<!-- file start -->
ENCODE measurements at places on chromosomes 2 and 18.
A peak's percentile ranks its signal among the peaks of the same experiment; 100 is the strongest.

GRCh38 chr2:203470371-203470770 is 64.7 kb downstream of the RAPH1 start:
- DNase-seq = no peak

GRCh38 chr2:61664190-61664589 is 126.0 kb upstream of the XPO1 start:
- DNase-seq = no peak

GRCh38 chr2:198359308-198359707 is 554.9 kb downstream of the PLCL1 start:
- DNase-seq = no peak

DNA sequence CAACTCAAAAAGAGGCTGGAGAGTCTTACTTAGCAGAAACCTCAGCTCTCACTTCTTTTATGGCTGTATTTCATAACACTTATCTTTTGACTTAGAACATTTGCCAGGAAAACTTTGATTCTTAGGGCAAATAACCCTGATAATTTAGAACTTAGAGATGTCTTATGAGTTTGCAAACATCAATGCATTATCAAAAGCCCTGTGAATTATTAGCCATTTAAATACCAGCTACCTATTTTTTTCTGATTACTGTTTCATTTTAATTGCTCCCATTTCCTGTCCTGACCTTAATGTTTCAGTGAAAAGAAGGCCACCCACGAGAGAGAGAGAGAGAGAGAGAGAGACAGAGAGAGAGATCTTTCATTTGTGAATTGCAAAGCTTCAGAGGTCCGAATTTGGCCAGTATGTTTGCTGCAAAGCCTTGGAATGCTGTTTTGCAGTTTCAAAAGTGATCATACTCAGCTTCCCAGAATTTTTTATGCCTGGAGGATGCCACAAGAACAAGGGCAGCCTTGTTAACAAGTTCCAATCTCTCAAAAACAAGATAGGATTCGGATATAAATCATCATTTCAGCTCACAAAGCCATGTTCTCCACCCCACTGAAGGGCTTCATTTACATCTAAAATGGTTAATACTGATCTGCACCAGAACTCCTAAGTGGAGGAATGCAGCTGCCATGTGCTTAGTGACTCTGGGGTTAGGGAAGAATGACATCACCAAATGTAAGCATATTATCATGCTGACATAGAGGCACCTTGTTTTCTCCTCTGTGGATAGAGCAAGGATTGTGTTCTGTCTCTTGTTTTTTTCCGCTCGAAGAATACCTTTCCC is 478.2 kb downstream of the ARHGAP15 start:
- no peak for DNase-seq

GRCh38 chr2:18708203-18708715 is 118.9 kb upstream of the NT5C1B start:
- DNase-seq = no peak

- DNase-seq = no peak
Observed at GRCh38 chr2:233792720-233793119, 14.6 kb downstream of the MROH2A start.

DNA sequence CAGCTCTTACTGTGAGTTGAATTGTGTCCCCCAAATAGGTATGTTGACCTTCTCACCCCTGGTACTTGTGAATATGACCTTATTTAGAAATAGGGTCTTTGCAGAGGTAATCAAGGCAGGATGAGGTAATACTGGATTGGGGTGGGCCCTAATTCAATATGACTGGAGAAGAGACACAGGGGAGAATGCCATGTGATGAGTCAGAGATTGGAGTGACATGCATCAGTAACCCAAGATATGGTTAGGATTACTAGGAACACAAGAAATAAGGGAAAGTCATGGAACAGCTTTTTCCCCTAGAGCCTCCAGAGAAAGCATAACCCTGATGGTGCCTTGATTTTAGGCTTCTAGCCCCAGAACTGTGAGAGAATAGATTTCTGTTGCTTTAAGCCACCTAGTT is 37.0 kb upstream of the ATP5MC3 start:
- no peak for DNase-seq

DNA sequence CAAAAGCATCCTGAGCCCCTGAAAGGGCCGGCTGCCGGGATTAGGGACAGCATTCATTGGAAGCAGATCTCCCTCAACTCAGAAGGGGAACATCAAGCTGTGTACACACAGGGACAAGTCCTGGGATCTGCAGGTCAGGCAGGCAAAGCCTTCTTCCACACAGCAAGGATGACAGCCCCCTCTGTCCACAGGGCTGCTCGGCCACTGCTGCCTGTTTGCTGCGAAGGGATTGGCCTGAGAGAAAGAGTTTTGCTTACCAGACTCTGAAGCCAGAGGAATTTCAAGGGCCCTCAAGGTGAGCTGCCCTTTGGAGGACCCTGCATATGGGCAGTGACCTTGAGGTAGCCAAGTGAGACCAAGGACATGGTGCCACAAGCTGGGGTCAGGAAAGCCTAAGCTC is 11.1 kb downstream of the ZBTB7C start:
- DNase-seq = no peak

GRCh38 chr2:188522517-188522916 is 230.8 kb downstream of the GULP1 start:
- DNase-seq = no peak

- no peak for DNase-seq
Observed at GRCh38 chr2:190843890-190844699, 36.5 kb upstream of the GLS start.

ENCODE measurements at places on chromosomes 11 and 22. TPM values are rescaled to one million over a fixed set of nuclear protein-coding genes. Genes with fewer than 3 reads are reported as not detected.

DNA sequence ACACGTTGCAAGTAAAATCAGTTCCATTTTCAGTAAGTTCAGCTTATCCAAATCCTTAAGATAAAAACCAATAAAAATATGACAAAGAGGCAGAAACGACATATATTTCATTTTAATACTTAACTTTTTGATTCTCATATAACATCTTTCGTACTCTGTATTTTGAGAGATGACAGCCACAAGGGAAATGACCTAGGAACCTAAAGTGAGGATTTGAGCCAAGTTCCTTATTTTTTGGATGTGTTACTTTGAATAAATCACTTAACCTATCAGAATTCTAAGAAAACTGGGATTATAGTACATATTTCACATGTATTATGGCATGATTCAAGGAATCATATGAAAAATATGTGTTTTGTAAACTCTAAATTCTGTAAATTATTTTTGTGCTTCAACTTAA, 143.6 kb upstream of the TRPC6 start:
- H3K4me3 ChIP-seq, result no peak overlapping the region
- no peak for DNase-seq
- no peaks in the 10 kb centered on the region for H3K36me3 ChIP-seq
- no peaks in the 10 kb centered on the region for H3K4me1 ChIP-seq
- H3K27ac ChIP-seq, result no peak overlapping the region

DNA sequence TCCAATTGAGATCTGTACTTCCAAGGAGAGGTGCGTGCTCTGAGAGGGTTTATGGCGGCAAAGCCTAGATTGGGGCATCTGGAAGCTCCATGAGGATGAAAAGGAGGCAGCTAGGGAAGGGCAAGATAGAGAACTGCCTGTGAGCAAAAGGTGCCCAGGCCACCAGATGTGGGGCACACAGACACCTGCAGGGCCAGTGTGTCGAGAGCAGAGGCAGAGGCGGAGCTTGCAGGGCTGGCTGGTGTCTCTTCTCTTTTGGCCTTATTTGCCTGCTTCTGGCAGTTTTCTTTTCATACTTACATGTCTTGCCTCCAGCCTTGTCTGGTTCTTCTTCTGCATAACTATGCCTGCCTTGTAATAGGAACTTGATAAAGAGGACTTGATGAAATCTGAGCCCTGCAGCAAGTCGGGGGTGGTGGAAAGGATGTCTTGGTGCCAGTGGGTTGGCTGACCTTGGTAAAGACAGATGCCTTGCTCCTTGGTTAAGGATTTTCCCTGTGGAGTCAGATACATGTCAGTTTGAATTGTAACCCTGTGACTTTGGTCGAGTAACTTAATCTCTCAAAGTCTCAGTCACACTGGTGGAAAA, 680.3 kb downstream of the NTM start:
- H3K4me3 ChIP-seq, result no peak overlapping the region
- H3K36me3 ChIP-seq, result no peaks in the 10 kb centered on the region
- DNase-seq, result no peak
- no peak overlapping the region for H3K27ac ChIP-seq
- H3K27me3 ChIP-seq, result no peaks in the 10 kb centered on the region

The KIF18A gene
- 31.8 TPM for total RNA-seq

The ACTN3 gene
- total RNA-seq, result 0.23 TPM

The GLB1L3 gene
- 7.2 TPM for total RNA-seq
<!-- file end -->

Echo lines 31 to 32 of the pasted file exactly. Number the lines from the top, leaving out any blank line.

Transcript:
- H3K4me3 ChIP-seq, result no peak overlapping the region
- H3K36me3 ChIP-seq, result no peaks in the 10 kb centered on the region